Coronavirus Puts a New Focus on the Spread of Illness in Airports

Jan. 6, 2020
The Coronavirus epidemic has not only focused new attention to international travel, but the dangers that result when traveling through airports around the world.

The convenience and ease of air travel is more popular than ever. We take flying from the US to China, for example, for granted. People travel to and from Chinese cities daily without a second thought.

That was until the recent Coronavirus outbreak. The  Coronavirus epidemic has not only focused new attention to international travel, but the dangers that result when traveling through airports around the world.

Coronavirus can be spread from person to person and also from surface to person, as an infected person touches surfaces like airport handrails, toilets, newsstands, etc. Innocent travelers at airport can contract the virus by simply touching a surface anywhere in a terminal.

The spread of bacteria and virus from person to person and from surface to person demands active air disinfection to sanitize air and surfaces. Coronavirus when deposited on a non porous surface, like a handrail, doorknob or elevator button can be viable for up to seven days. Unless specifically surface cleaned very regularly, this allows for spread of illness from these surfaces to people. Airports can be particularly susceptible to this.

This means the airport which often times resembles a city within a city, is an active, bustling place. Airports all over the world are seeing record numbers of people passing through every day. Also given the enhanced security measures people arrive much earlier and spend more time at the airport. International travel for business or pleasure has also increased with crowds of people from many cultures who can be exposed with many different types of viruses and germs in the same space.

To this end many airports have given a lot of attention to the customer experience. Airports now offer many shopping choices, restaurants and various food choices, leisure activities like massages and entertainment areas, and many airlines have airline clubs within each airport that can be a popular destination for business travelers and meetings, etc.

This is all aimed at maximizing the customer experience, but there is one aspect in any space that can sometimes be overlooked but is ever present, that is the indoor air we breathe.

Indoor air can be 2-to-5 times worse than outdoor air. This can be more problematic in an airport.

Airplanes burn jet fuel, most commonly Jet A and Jet A-1 which are kerosene based and are mixtures of many hydrocarbons. As the fuel burns, it will emit both particulate and chemical compounds called VOC’s (Volatile Organic Compounds) into the air. Since the jets are parked and engines run so close to the airport, these air pollutants will get into the air being delivered into the airport by the HVAC systems. These pollutants can irritate our senses, cause unpleasant odors and often result in illness to passengers and airport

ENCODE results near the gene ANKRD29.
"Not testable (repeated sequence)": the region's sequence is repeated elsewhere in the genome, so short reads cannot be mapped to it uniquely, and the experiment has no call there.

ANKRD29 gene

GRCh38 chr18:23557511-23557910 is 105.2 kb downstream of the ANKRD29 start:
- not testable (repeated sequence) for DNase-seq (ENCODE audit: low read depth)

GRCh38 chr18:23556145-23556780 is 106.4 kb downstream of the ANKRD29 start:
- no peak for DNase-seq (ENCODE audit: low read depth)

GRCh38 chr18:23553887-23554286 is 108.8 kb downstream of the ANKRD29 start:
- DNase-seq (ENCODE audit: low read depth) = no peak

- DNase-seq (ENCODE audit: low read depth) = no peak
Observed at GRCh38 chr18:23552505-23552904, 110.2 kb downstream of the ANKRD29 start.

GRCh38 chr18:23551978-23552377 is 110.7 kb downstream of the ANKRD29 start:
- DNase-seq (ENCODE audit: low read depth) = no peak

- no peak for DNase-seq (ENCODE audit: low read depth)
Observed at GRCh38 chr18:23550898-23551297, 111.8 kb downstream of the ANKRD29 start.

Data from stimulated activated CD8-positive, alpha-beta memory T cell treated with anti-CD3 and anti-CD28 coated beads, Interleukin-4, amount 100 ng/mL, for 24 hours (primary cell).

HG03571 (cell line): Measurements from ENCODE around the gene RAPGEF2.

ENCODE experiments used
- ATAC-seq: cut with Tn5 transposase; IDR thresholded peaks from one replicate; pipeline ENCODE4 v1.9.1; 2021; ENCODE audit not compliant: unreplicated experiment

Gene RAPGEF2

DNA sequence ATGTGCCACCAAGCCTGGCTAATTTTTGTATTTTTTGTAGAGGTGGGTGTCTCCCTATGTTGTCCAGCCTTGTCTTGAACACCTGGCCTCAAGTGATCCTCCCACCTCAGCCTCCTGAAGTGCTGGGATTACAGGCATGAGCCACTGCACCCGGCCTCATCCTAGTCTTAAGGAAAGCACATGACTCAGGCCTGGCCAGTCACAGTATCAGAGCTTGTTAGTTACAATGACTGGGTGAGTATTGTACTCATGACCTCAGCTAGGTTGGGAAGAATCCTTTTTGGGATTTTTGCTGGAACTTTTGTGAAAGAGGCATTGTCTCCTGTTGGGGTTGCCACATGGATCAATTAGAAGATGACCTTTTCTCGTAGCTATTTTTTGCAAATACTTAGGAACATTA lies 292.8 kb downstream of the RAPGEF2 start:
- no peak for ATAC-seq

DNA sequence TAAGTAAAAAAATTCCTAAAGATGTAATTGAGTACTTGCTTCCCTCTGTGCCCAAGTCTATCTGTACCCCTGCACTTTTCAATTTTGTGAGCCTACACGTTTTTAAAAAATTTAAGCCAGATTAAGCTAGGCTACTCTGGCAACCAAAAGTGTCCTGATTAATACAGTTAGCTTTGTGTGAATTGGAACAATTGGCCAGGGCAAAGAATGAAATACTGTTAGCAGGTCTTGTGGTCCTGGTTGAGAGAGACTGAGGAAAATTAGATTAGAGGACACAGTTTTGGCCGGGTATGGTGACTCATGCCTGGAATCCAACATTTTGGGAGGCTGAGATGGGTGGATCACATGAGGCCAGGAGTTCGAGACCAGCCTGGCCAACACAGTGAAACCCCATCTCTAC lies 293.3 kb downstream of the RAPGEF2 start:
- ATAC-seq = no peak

People degrade indoor air quality as well. Our skin makes dust and particles, we emit ammonia and other bio-effluents, and we also can carry and spread bacteria, viruses and germs. Also tired travelers can have weakened immune systems, making them more susceptible to illness from unclean and unhealthy air. Surely someone who gets sick or irritated from a visit to the airport won’t report a positive customer experience. Poor indoor air will relentlessly attack the senses, and spoil all of the efforts given to the many other amenities at the airport.

For these many reasons, addressing and improving indoor air quality is a key factor in an airport. Most airports will use enhanced filtration, to catch and grab contaminants that can be delivered by the air system. Airports will typically enhance ventilation and turn the air over with new air more times than in a typical home or office. Some airports have incorporated Ultra Violet systems to help to sterilize parts of the HVAC system to improve the air quality delivered by them.

Very progressive airports like Los Angeles World Airport (LAX) use multiple strategies and incorporate active air cleaning using bi-polar air ionization. B-polar systems installed into the HVAC system, allow air ions to be delivered into the airport terminals and concourses. These ions reduce particles, break down VOC’s and odors and sanitize the indoor air to reduce bacteria, viruses and germs. LAX has hundreds of these systems installed throughout their HVAC systems and more going in on a regular basis as they add or renovate spaces and HVAC systems. They have measured an increase in air ions in the terminals to levels found in a pristine area like a mountain range. Air quality and odor complaints are non-existent. Other airports like Chicago’s O’Hare, Fort Lauderdale International and Tokyo’s Narita Airport have also adopted the bi-polar ion technology.

As more passengers pass through airports every day, the customer experience is more important than ever. Addressing the indoor air is a critical component and should be adopted by all airports to ensure a positive experience and keep travelers healthier.

Tony Abate is vice president and chief technical officer of AtmosAir Solutions, which provides clean indoor air technology to airports in Charlotte, Chicago/O'Hare, New York’s LaGuardia, Minneapolis,, San Francisco, Fort Lauderdale, Anchorage, Vancouver and Narita in Tokyo.